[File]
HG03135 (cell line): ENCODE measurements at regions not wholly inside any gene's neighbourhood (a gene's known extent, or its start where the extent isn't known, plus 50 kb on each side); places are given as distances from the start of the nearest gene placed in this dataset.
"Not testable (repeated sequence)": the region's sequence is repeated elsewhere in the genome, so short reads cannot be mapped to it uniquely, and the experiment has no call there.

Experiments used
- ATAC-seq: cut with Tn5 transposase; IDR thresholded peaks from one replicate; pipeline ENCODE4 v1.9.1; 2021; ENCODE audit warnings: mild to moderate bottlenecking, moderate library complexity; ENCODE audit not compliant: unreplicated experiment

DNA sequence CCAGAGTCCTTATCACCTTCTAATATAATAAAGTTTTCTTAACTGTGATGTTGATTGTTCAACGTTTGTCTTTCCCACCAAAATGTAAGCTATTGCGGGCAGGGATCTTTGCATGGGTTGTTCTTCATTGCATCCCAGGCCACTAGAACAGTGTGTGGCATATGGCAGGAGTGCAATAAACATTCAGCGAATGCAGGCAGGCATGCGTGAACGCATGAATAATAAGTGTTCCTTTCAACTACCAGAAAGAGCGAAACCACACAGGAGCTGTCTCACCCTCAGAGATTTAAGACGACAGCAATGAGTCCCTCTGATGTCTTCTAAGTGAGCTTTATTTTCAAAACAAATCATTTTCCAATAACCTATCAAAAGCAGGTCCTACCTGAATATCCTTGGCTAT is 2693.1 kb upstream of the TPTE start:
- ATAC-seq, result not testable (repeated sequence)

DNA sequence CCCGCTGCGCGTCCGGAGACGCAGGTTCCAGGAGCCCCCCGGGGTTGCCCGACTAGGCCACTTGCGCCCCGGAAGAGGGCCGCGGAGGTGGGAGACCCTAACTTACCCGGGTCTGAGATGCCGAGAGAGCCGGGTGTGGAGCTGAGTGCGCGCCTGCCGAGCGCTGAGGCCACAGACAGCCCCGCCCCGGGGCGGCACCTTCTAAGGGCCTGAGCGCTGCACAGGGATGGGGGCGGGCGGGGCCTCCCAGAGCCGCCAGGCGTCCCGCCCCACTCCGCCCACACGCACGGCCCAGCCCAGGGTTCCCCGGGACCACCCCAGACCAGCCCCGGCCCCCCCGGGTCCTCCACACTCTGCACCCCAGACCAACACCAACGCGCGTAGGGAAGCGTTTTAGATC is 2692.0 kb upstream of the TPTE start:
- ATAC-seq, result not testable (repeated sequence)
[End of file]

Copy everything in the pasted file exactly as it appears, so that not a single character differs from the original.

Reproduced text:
HG03135 (cell line): ENCODE measurements at regions not wholly inside any gene's neighbourhood (a gene's known extent, or its start where the extent isn't known, plus 50 kb on each side); places are given as distances from the start of the nearest gene placed in this dataset.
"Not testable (repeated sequence)": the region's sequence is repeated elsewhere in the genome, so short reads cannot be mapped to it uniquely, and the experiment has no call there.

Experiments used
- ATAC-seq: cut with Tn5 transposase; IDR thresholded peaks from one replicate; pipeline ENCODE4 v1.9.1; 2021; ENCODE audit warnings: mild to moderate bottlenecking, moderate library complexity; ENCODE audit not compliant: unreplicated experiment

DNA sequence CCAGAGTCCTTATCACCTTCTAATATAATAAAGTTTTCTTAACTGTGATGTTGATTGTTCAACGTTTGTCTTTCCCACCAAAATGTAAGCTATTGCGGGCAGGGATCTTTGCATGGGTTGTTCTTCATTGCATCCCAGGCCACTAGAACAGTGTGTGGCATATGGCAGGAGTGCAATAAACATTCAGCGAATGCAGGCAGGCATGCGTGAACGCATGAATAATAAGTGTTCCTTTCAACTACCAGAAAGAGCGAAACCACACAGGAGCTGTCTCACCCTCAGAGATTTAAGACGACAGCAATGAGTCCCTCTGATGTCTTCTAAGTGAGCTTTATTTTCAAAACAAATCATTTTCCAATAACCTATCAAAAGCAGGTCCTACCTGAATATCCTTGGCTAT is 2693.1 kb upstream of the TPTE start:
- ATAC-seq, result not testable (repeated sequence)

DNA sequence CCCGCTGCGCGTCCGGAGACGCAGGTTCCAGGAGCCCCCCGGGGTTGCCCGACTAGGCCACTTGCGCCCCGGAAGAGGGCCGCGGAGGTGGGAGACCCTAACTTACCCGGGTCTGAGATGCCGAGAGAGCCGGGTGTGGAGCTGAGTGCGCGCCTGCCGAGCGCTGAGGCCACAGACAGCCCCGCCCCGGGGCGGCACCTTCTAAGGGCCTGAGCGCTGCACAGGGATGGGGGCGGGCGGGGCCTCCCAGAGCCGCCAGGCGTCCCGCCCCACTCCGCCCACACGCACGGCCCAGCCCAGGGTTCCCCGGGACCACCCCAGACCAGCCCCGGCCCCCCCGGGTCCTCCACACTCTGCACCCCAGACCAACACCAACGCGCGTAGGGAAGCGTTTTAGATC is 2692.0 kb upstream of the TPTE start:
- ATAC-seq, result not testable (repeated sequence)